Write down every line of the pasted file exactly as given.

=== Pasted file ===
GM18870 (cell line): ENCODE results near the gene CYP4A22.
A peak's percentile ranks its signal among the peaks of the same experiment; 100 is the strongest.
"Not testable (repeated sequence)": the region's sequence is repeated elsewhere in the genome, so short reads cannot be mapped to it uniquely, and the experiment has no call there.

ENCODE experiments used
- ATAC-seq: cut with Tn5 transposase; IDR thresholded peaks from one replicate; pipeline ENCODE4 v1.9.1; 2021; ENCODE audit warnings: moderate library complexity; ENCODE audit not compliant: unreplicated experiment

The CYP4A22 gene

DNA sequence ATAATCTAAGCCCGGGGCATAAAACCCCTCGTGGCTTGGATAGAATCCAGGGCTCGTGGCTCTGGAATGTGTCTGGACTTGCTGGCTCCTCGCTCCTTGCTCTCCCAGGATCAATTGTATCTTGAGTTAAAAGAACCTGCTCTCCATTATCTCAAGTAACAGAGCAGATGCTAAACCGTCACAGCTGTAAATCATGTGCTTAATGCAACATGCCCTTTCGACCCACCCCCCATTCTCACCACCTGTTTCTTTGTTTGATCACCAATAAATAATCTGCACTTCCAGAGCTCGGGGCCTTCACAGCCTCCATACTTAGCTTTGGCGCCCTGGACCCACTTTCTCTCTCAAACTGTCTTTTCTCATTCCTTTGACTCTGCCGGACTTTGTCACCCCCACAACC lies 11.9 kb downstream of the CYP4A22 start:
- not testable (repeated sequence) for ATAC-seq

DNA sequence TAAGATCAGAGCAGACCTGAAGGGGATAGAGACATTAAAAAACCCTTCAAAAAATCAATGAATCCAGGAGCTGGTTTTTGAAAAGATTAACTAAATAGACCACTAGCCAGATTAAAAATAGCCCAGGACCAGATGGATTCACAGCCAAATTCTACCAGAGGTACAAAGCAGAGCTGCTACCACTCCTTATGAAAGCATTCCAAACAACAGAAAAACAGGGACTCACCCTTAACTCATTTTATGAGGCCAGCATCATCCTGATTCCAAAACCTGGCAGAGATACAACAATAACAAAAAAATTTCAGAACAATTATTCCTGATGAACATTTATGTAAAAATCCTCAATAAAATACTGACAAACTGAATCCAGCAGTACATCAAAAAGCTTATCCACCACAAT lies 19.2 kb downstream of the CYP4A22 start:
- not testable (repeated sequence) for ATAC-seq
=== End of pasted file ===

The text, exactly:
GM18870 (cell line): ENCODE results near the gene CYP4A22.
A peak's percentile ranks its signal among the peaks of the same experiment; 100 is the strongest.
"Not testable (repeated sequence)": the region's sequence is repeated elsewhere in the genome, so short reads cannot be mapped to it uniquely, and the experiment has no call there.

ENCODE experiments used
- ATAC-seq: cut with Tn5 transposase; IDR thresholded peaks from one replicate; pipeline ENCODE4 v1.9.1; 2021; ENCODE audit warnings: moderate library complexity; ENCODE audit not compliant: unreplicated experiment

The CYP4A22 gene

DNA sequence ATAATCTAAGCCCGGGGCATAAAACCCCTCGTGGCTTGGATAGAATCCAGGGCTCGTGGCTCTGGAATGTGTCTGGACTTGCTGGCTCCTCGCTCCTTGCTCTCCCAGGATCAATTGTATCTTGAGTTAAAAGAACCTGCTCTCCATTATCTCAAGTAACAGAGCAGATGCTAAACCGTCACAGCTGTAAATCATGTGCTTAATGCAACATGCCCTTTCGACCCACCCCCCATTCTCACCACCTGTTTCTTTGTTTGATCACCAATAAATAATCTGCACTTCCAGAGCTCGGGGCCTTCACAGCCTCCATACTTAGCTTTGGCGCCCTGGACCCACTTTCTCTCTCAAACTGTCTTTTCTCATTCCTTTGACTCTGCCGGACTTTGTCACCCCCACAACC lies 11.9 kb downstream of the CYP4A22 start:
- not testable (repeated sequence) for ATAC-seq

DNA sequence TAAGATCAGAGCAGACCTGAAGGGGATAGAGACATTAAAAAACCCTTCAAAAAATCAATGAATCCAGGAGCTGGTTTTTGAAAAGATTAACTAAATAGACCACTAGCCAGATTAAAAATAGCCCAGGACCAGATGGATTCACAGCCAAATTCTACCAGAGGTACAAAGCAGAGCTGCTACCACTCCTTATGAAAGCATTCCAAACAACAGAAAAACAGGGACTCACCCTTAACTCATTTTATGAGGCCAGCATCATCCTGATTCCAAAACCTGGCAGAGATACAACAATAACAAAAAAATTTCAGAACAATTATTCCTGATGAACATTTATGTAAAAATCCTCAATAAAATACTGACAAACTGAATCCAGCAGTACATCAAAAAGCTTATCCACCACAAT lies 19.2 kb downstream of the CYP4A22 start:
- not testable (repeated sequence) for ATAC-seq